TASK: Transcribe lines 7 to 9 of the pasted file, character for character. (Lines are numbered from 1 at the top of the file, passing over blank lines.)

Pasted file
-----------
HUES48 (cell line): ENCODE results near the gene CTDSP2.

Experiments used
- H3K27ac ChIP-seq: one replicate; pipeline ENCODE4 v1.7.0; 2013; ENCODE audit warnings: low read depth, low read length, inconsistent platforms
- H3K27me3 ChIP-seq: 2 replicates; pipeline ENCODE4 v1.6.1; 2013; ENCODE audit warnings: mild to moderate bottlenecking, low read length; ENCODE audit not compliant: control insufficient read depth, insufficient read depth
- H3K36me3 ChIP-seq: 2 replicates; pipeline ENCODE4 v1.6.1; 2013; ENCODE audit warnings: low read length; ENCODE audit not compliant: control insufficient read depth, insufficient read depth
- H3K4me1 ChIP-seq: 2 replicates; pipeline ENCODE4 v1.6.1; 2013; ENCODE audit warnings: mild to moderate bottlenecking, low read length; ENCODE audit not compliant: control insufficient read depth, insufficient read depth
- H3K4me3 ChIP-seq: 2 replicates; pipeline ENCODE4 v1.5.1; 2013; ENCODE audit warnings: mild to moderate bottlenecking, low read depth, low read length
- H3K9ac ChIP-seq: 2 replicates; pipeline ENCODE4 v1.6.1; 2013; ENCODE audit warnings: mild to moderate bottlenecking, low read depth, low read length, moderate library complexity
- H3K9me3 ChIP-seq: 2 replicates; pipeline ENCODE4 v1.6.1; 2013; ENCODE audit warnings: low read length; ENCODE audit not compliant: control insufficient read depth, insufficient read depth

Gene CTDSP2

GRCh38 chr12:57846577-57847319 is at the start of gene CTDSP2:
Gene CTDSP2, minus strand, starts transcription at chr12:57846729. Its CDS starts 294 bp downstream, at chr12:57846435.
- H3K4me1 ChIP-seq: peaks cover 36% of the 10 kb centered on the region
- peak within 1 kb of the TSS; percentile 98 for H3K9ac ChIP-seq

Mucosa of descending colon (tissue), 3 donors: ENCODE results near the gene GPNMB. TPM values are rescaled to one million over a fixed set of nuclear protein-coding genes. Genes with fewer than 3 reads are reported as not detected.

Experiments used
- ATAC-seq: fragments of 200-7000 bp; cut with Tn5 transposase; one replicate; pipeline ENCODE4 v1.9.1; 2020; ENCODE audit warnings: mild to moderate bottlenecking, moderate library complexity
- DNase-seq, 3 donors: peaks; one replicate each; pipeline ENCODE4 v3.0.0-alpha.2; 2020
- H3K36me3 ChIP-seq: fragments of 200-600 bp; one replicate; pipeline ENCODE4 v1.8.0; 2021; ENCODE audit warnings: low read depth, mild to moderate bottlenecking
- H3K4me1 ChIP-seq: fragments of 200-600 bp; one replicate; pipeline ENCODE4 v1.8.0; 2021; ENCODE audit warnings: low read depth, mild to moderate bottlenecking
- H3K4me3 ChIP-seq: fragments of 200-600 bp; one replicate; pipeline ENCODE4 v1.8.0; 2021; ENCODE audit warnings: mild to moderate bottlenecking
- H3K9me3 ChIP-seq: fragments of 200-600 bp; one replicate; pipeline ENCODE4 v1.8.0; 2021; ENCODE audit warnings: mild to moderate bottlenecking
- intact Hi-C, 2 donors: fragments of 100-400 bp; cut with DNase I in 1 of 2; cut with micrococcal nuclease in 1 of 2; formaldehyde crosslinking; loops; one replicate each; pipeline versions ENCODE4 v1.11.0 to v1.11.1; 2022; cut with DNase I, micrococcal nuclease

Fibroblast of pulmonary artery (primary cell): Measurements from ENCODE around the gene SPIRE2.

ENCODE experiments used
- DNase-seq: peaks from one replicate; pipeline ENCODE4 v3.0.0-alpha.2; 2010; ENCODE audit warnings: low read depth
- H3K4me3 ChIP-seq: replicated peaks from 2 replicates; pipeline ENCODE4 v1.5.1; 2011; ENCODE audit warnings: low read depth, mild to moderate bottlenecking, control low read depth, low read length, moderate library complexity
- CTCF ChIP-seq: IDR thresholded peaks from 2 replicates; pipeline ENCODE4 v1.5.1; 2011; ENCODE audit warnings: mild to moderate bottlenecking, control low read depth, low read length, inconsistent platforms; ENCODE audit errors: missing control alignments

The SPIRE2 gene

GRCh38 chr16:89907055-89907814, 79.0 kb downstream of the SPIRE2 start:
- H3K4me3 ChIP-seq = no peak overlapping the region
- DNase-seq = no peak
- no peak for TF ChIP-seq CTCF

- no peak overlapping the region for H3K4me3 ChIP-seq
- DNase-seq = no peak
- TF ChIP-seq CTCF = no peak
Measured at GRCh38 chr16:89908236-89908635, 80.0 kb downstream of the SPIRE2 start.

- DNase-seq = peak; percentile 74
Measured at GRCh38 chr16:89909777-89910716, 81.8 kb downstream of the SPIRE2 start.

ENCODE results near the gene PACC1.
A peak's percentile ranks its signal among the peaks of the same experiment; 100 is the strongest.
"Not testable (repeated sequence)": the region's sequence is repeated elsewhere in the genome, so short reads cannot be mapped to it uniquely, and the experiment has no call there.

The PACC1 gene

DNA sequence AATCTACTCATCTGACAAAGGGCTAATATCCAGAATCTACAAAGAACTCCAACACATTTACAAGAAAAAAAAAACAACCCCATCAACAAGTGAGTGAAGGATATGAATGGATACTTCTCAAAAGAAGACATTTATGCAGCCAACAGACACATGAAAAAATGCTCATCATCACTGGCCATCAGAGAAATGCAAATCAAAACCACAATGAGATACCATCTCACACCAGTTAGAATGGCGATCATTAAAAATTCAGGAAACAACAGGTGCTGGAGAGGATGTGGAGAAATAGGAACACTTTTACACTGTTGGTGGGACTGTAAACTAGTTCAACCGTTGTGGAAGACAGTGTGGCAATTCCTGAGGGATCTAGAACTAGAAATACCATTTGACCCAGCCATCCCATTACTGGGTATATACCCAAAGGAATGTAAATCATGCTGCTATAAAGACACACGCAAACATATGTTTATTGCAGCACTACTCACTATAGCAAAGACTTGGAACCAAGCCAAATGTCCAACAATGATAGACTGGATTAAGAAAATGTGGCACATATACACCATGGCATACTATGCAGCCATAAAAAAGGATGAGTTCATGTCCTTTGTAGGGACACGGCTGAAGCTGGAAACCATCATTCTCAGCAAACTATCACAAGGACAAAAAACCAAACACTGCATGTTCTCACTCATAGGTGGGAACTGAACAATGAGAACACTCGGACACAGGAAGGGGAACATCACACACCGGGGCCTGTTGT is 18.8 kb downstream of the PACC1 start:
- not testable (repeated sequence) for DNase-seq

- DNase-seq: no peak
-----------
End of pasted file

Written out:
- H3K4me3 ChIP-seq: 2 replicates; pipeline ENCODE4 v1.5.1; 2013; ENCODE audit warnings: mild to moderate bottlenecking, low read depth, low read length
- H3K9ac ChIP-seq: 2 replicates; pipeline ENCODE4 v1.6.1; 2013; ENCODE audit warnings: mild to moderate bottlenecking, low read depth, low read length, moderate library complexity
- H3K9me3 ChIP-seq: 2 replicates; pipeline ENCODE4 v1.6.1; 2013; ENCODE audit warnings: low read length; ENCODE audit not compliant: control insufficient read depth, insufficient read depth